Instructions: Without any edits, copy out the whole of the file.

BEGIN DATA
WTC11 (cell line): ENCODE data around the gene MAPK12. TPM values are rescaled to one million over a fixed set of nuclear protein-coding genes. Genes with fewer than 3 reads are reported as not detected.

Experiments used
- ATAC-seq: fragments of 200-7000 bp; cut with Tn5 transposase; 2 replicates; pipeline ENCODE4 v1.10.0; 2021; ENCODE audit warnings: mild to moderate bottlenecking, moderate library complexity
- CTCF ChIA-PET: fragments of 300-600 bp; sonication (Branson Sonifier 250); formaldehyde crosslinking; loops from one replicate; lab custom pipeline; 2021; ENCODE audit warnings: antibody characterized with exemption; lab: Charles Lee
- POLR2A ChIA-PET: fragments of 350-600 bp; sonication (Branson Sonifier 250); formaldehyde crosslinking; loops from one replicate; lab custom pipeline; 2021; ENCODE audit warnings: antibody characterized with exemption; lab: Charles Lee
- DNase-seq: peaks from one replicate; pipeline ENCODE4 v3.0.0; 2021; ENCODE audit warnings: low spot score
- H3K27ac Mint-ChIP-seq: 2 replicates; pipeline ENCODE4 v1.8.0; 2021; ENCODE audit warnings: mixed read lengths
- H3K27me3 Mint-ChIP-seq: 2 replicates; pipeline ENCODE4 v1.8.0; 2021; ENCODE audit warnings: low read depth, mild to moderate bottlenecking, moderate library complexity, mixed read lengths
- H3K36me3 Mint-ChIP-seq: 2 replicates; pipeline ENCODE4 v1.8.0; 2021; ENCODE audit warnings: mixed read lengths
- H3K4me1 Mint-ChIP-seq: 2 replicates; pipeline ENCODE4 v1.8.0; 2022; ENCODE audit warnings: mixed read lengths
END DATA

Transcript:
WTC11 (cell line): ENCODE data around the gene MAPK12. TPM values are rescaled to one million over a fixed set of nuclear protein-coding genes. Genes with fewer than 3 reads are reported as not detected.

Experiments used
- ATAC-seq: fragments of 200-7000 bp; cut with Tn5 transposase; 2 replicates; pipeline ENCODE4 v1.10.0; 2021; ENCODE audit warnings: mild to moderate bottlenecking, moderate library complexity
- CTCF ChIA-PET: fragments of 300-600 bp; sonication (Branson Sonifier 250); formaldehyde crosslinking; loops from one replicate; lab custom pipeline; 2021; ENCODE audit warnings: antibody characterized with exemption; lab: Charles Lee
- POLR2A ChIA-PET: fragments of 350-600 bp; sonication (Branson Sonifier 250); formaldehyde crosslinking; loops from one replicate; lab custom pipeline; 2021; ENCODE audit warnings: antibody characterized with exemption; lab: Charles Lee
- DNase-seq: peaks from one replicate; pipeline ENCODE4 v3.0.0; 2021; ENCODE audit warnings: low spot score
- H3K27ac Mint-ChIP-seq: 2 replicates; pipeline ENCODE4 v1.8.0; 2021; ENCODE audit warnings: mixed read lengths
- H3K27me3 Mint-ChIP-seq: 2 replicates; pipeline ENCODE4 v1.8.0; 2021; ENCODE audit warnings: low read depth, mild to moderate bottlenecking, moderate library complexity, mixed read lengths
- H3K36me3 Mint-ChIP-seq: 2 replicates; pipeline ENCODE4 v1.8.0; 2021; ENCODE audit warnings: mixed read lengths
- H3K4me1 Mint-ChIP-seq: 2 replicates; pipeline ENCODE4 v1.8.0; 2022; ENCODE audit warnings: mixed read lengths